Oppo, the Chinese smartphone manufacturer just launched its mid-range smartphone, the Oppo F1, which is said to be its selfie master device, thanks to its capabilities with the front-facing camera. The F1 isn’t hugely power packed but it has enough to justify the price based on how the company has been setting the prices for its smartphones though it might not do justice when compared to the current competition.
If you had a look at the Oppo R7 Lite earlier, you’re at home and will be easily comfortable with the look and feel of the F1, though Oppo says that it is a soft metal back panel used on the device. The design language is quite familiar, with a different color shade on top and bottom, and the camera with its LED flash towards the left top corner on the back panel, which cannot be pulled out.
The phone seemed pretty much comfortable in the hand, and it isn’t just the screen size but also the thickness of just around 7.5mm contributing to it. The connectivity ports and buttons too are similar in placement when compared to the other recent Oppo phones, and the speaker is placed on the back.
Android 5.1.1 Lollipop is what you see running in the device, but that doesn’t really matter unless you are looking for the latest OS version for some specific compatibility because ColorOS 2.1.0 makes it look totally different from stock Android, and frankly, there is not much to hate about the custom interface.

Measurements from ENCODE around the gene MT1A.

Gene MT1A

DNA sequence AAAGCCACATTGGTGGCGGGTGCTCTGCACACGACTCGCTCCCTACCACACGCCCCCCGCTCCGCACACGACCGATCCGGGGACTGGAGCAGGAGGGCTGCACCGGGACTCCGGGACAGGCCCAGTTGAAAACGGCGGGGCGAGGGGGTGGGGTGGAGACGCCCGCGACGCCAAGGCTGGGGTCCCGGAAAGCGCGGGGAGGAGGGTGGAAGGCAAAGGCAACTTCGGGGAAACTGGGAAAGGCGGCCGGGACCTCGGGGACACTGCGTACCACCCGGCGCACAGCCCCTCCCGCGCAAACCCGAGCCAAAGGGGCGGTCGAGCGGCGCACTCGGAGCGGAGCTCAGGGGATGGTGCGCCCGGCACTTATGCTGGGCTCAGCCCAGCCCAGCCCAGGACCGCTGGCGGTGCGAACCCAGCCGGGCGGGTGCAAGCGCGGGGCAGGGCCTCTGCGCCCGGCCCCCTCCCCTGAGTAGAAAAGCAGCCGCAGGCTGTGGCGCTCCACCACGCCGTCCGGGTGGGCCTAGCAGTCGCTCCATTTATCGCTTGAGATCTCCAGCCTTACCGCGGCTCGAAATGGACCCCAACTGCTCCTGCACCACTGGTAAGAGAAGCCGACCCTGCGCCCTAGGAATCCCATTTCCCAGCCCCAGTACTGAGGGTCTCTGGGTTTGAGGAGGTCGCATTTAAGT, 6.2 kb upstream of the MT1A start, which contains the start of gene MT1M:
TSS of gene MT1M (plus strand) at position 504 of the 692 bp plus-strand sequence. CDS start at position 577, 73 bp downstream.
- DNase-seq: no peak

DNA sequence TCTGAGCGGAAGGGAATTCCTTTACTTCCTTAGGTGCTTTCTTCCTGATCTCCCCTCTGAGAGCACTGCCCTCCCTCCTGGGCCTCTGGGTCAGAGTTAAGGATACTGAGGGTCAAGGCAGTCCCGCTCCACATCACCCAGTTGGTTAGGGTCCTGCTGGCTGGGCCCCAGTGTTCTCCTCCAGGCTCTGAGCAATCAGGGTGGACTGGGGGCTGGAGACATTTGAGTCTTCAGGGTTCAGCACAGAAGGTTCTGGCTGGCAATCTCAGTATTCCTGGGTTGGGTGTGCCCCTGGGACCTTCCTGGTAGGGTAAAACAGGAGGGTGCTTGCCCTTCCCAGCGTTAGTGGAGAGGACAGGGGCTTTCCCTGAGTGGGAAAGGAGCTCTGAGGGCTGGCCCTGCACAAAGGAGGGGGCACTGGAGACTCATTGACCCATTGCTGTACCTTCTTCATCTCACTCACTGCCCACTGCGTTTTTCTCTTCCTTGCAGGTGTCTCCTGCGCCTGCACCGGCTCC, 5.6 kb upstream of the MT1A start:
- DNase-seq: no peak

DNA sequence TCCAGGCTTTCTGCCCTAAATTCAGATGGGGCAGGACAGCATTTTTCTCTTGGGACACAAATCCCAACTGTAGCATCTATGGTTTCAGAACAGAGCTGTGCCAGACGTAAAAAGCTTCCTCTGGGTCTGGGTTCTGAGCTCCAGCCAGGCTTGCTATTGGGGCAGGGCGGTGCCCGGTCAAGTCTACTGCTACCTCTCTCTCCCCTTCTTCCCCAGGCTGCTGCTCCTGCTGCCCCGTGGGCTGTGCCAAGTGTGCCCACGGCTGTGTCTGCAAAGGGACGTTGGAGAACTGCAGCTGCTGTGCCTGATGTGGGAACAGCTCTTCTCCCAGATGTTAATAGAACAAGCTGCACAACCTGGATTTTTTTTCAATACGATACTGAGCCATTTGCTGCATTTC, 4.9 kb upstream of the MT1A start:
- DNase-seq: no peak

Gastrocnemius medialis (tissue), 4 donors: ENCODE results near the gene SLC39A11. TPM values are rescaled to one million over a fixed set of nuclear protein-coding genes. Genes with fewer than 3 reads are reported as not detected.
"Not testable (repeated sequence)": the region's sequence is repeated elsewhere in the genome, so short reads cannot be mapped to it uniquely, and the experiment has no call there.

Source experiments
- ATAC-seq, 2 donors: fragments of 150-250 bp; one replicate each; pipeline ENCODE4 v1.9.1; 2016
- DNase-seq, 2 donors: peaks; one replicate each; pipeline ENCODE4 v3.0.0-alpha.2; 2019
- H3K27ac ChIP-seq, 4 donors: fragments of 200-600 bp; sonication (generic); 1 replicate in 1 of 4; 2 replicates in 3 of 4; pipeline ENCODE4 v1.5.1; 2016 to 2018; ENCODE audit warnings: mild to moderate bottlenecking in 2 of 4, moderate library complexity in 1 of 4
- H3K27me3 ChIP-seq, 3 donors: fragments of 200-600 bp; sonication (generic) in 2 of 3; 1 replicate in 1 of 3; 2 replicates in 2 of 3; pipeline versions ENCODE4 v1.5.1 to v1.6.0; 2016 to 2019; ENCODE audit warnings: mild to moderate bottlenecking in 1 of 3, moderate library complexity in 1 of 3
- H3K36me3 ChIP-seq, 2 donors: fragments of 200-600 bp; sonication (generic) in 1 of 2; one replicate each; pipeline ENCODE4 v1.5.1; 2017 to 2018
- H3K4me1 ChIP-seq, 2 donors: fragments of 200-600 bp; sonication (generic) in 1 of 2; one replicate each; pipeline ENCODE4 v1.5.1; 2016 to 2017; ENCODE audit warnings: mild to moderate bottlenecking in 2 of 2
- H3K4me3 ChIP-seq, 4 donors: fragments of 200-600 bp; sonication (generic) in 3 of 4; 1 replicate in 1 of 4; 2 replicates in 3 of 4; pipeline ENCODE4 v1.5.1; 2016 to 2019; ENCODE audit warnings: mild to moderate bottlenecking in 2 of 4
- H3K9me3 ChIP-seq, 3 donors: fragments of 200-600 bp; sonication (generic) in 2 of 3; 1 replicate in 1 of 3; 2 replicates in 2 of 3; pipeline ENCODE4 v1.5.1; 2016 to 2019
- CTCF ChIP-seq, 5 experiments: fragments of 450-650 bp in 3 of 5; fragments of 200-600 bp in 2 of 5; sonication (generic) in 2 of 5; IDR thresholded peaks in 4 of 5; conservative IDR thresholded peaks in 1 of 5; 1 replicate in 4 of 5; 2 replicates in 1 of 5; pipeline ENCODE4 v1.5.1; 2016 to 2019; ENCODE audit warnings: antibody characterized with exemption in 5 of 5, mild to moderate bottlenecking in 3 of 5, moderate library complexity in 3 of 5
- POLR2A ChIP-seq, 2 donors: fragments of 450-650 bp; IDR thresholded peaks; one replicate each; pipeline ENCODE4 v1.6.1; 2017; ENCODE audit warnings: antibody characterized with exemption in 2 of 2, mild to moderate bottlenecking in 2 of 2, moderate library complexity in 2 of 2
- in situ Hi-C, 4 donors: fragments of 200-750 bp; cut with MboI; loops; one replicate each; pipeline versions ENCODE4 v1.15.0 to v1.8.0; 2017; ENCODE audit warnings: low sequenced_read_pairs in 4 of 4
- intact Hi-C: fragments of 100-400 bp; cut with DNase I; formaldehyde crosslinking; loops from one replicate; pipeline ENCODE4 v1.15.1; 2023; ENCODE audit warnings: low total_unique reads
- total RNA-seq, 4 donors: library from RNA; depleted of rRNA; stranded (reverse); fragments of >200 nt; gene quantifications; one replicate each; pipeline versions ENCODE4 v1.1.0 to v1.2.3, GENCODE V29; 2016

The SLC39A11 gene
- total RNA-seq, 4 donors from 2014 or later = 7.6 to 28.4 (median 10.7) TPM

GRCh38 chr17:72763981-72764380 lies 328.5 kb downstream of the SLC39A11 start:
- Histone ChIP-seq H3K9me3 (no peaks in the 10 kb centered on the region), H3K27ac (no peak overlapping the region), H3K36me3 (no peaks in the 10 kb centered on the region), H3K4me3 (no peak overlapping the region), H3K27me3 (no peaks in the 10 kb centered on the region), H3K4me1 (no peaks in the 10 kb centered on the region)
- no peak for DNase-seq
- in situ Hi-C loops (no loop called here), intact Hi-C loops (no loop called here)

There’s a lot of bloatware and you cannot choose to clear them easily. Putting a focus on what was being showcased a lot about the device – the cameras, the app is what does a lot of stuff even if the resolution and the camera specs don’t seem unique or high-end. There are several modes, effects and unique features for the camera that enhance the capturing experience.
Beautify, Slow Shutter, Ultra HD, GIF, HDR, Audio photo, and a lot of other modes are available to choose from, and even though I could play around with the device for about an hour in decent light conditions, the capture samples (to be added in a while) will give an idea on how does the camera fare.
Color reproduction seemed decent in bright light conditions, and there was no oversaturation or washing out either, but exposure seemed to be frequently changing even when there is no manual controlling done on it. Though, we might be able to conclude about the camera quality after some extensive use.
So, the price of Rs. 15990 doesn’t seem really good for what OPPO has packed in, because there are devices with even better chipsets priced in the same range but while at it, we are talking about OPPO and it doesn’t seem to be related to aggressive pricing anytime in the past as well. Also, there is a lot of interesting stuff about the cameras that we will talk about in the full review, so till then, it isn’t so bad a device for the price, but nothing extraordinary one would stand in a queue to purchase.
We’d be interested in even the Oppo F1 Plus that is going to enter the market in April 2016, and have a bigger screen size, 4GB of RAM and some enhancements with the camera.